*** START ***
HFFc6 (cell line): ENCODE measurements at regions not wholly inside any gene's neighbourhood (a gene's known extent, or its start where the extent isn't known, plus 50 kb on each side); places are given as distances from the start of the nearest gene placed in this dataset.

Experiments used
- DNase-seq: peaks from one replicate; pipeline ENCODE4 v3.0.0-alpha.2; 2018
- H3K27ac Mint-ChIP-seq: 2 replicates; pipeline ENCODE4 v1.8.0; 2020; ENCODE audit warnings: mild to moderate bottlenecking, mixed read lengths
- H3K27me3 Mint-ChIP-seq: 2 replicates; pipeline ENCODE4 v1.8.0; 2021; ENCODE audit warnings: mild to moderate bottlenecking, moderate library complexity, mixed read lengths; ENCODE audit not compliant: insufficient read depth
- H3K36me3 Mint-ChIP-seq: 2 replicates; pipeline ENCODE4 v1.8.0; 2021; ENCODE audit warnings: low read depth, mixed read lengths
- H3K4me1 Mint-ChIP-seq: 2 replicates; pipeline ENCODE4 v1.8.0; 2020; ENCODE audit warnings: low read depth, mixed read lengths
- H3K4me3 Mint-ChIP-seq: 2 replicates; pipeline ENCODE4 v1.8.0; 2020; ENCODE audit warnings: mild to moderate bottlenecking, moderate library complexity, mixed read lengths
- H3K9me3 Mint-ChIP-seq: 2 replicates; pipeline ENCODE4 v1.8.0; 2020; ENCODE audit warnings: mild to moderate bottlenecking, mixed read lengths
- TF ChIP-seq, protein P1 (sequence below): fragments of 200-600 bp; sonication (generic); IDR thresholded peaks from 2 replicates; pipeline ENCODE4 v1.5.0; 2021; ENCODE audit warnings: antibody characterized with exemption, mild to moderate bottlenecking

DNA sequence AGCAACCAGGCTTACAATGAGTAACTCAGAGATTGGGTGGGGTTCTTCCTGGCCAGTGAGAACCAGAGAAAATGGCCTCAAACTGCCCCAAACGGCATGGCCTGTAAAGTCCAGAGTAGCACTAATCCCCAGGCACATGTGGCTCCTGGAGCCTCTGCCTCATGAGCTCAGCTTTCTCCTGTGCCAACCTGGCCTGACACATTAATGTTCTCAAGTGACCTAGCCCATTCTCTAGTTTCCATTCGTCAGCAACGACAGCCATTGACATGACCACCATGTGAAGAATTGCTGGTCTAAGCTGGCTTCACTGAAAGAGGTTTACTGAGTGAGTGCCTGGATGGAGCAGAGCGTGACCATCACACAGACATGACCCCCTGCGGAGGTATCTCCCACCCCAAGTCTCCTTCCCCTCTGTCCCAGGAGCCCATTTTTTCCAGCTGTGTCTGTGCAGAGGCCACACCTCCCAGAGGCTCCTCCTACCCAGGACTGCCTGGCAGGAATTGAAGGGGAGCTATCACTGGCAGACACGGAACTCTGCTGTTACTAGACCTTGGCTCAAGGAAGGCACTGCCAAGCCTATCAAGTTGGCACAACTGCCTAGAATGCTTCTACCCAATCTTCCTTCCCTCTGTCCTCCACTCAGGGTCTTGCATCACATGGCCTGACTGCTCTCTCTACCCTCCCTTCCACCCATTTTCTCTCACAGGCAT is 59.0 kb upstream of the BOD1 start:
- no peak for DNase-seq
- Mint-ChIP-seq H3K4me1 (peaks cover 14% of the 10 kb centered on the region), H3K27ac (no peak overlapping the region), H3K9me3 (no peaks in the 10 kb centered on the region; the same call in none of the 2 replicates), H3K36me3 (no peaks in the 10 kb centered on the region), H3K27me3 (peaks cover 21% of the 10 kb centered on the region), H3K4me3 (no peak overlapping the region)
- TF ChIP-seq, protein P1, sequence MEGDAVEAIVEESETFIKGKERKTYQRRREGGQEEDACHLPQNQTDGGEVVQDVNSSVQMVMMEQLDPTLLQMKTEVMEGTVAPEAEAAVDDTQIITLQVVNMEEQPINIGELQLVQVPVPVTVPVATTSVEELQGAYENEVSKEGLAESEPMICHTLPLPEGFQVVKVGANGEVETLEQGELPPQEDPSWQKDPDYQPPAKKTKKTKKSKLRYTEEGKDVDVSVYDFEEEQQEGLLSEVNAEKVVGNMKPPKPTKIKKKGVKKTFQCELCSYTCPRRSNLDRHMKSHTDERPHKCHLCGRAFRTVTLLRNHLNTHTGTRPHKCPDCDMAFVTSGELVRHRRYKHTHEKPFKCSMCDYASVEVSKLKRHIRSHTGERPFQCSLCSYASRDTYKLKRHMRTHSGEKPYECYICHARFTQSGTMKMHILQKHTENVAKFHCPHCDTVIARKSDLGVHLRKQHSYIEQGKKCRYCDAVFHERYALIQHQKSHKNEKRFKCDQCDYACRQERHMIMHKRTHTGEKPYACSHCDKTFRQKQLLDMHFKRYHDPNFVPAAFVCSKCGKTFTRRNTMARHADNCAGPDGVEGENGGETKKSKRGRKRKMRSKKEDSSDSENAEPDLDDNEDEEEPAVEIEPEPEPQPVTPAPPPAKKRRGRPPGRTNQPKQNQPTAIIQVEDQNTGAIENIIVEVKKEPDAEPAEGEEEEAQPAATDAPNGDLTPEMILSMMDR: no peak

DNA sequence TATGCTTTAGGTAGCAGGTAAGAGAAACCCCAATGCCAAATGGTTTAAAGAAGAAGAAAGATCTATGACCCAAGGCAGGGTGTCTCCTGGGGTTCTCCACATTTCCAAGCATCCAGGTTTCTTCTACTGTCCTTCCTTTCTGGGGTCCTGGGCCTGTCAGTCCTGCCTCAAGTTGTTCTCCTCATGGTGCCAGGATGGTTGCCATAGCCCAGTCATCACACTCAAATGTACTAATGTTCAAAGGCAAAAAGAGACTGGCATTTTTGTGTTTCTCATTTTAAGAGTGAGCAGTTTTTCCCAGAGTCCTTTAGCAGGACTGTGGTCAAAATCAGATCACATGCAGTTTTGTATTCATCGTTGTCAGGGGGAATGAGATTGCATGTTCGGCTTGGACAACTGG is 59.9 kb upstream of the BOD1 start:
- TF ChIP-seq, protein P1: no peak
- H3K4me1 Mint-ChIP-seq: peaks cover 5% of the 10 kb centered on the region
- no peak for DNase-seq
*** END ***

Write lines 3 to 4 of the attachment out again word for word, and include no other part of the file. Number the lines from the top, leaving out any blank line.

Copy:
- DNase-seq: peaks from one replicate; pipeline ENCODE4 v3.0.0-alpha.2; 2018
- H3K27ac Mint-ChIP-seq: 2 replicates; pipeline ENCODE4 v1.8.0; 2020; ENCODE audit warnings: mild to moderate bottlenecking, mixed read lengths